The good news is inflation keeps shrinking. There was a lot of economic data released this week. May CPI (Consumer Price Index) increased at a 4% rate from a year ago. That’s down from 4.9% in April. CPI growth has shrunk each month since it peaked at 9% a year ago. The 11-month decline is the longest stretch of inflation reduction since 1921. That’s a long time. What’s more, the headline growth, which includes food and energy, saw the slowest increase since April of 2021. There was a big monthly decline in energy prices. The price at the pump fell 5.6% as Oil has declined. More on this below. Less payment at the pump means more money to be spent elsewhere. That’s a really good thing.
CPI measures the price of a set basket of goods. It’s a consistent price metric in terms of categories. The Personal Consumption Expenditure (PCE) measures what consumers are actually spending. This is what the Fed pays closest attention to. In a large way, Americans have traded down to generic and store-brand products rather than remain with higher price name brands. The May PCE doesn’t come out until June 30. So, the Fed made the call to pause its interest rate hike for now to study more data and allow the aggressive hikes to work their way through the system. Inflation keeps coming down.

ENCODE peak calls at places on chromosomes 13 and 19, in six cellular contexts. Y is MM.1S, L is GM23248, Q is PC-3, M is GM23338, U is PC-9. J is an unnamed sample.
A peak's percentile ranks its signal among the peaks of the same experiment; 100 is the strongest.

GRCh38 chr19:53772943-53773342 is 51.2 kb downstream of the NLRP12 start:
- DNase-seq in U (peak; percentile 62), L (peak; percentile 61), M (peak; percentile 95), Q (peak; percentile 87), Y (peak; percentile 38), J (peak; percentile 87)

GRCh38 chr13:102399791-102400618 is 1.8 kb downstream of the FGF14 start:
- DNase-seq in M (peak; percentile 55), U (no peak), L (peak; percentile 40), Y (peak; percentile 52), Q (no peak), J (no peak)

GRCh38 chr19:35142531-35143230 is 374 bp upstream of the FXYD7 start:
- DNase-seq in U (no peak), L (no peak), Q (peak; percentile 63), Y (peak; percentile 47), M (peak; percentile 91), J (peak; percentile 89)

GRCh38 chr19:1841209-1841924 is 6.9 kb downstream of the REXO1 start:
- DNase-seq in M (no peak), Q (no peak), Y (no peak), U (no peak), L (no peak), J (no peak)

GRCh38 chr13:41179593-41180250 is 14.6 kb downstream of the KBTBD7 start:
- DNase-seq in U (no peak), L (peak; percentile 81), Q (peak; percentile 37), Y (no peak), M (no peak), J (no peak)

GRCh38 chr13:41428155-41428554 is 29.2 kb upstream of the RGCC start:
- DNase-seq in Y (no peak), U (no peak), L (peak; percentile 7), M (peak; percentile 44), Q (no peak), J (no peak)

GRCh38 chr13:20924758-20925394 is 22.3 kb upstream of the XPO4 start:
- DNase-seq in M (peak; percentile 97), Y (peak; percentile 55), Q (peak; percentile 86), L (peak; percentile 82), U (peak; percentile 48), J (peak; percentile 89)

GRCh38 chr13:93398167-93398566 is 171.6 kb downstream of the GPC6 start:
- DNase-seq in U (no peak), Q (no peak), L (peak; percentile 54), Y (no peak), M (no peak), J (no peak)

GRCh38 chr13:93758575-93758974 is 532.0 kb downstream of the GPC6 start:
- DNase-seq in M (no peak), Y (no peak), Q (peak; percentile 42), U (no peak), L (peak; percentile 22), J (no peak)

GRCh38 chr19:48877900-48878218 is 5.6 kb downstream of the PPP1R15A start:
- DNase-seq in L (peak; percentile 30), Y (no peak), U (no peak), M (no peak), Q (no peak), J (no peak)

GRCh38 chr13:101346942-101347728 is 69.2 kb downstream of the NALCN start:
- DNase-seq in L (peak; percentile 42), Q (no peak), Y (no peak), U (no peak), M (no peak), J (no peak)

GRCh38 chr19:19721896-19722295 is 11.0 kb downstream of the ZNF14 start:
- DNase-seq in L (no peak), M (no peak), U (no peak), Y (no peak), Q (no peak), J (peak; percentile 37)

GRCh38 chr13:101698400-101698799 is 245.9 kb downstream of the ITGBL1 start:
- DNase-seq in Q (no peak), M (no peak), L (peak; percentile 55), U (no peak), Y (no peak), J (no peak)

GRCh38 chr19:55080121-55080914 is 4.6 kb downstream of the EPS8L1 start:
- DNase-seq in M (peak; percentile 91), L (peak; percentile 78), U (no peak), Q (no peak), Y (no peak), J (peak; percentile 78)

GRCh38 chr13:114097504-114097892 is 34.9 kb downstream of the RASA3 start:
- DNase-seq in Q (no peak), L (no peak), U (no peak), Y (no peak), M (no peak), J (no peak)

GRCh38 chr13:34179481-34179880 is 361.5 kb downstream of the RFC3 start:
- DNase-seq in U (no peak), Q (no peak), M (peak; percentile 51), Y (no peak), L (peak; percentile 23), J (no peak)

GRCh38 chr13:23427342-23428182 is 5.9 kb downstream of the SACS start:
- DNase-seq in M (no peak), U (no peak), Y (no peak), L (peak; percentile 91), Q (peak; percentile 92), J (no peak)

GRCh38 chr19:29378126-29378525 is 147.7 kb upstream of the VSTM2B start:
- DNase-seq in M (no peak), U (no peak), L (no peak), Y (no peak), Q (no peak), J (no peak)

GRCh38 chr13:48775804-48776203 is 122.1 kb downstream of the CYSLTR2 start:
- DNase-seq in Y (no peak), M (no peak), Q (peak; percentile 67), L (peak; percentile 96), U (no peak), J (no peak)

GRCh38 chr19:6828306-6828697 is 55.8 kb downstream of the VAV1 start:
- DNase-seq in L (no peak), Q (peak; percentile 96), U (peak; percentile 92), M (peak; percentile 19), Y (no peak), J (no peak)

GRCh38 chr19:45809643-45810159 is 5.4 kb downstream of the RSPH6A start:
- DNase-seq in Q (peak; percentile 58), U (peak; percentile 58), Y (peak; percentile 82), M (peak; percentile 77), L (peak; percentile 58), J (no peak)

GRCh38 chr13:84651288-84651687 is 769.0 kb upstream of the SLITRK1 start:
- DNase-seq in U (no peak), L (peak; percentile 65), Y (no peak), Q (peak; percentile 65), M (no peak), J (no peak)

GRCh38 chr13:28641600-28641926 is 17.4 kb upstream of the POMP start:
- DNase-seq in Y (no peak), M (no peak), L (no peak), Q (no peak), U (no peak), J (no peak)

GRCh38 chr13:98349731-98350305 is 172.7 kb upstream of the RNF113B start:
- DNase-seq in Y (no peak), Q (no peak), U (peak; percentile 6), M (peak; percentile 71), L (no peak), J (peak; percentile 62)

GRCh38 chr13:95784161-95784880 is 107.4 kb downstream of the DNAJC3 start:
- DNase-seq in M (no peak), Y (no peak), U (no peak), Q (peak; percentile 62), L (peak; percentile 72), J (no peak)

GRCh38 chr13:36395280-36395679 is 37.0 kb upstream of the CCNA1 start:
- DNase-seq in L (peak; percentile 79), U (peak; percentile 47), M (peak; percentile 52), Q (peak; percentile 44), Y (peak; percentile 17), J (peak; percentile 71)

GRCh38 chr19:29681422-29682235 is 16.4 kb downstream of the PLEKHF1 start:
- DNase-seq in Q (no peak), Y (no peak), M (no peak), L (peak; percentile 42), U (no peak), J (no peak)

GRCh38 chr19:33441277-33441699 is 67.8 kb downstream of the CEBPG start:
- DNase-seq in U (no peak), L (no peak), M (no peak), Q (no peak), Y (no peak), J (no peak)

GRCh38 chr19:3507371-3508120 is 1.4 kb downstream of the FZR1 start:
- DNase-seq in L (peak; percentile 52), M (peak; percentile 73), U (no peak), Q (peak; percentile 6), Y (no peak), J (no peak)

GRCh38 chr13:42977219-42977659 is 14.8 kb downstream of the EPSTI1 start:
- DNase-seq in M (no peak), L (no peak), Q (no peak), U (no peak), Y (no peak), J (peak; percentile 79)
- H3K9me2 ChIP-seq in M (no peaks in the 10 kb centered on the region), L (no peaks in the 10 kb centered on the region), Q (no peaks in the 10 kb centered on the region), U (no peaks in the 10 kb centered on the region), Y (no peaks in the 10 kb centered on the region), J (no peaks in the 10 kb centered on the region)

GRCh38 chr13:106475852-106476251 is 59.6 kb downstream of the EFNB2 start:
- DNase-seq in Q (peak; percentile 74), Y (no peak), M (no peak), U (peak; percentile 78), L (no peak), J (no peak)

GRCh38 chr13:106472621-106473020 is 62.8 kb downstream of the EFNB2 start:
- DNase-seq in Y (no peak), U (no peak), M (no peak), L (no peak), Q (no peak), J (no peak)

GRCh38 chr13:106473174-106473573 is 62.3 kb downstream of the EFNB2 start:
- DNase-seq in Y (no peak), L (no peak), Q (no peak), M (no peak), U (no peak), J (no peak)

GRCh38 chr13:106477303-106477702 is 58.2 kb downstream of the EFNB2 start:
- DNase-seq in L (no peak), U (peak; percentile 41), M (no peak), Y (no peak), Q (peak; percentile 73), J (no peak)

Not all prices are falling as fast. Food prices continued to rise. You still see it at the grocery store. The price of meat, produce, bread and sugar are still elevated. They grew a combined 5.8% in May. Price increases are even more pronounced at restaurants which is surely influenced by the tight labor market. Restaurants still have trouble filling jobs, so they have to pay more. That means we pay more. You know where else prices fell? In the henhouse. Egg Prices fell 14%, the largest monthly decline since the 1950s!
Oil prices have fallen sharply too. Both WTI and Brent crude hit their lowest levels this week since late 2021. West Texas Intermediate (WTI) fell below $70 before closing the week just above. The price shock associated with the Ukraine invasion has completely evaporated. Worries range from reduced Chinese demand and a potential recession in the US to increased production out of Russia. Increased supply with reduced demand sends prices lower. It’s Econ 101. Saudi Arabia is not happy with Russia’s move, selling more Oil at steeply discounted rates. The Saudis decided to cut production by 1 Million barrels to prop up the price. It hasn’t worked.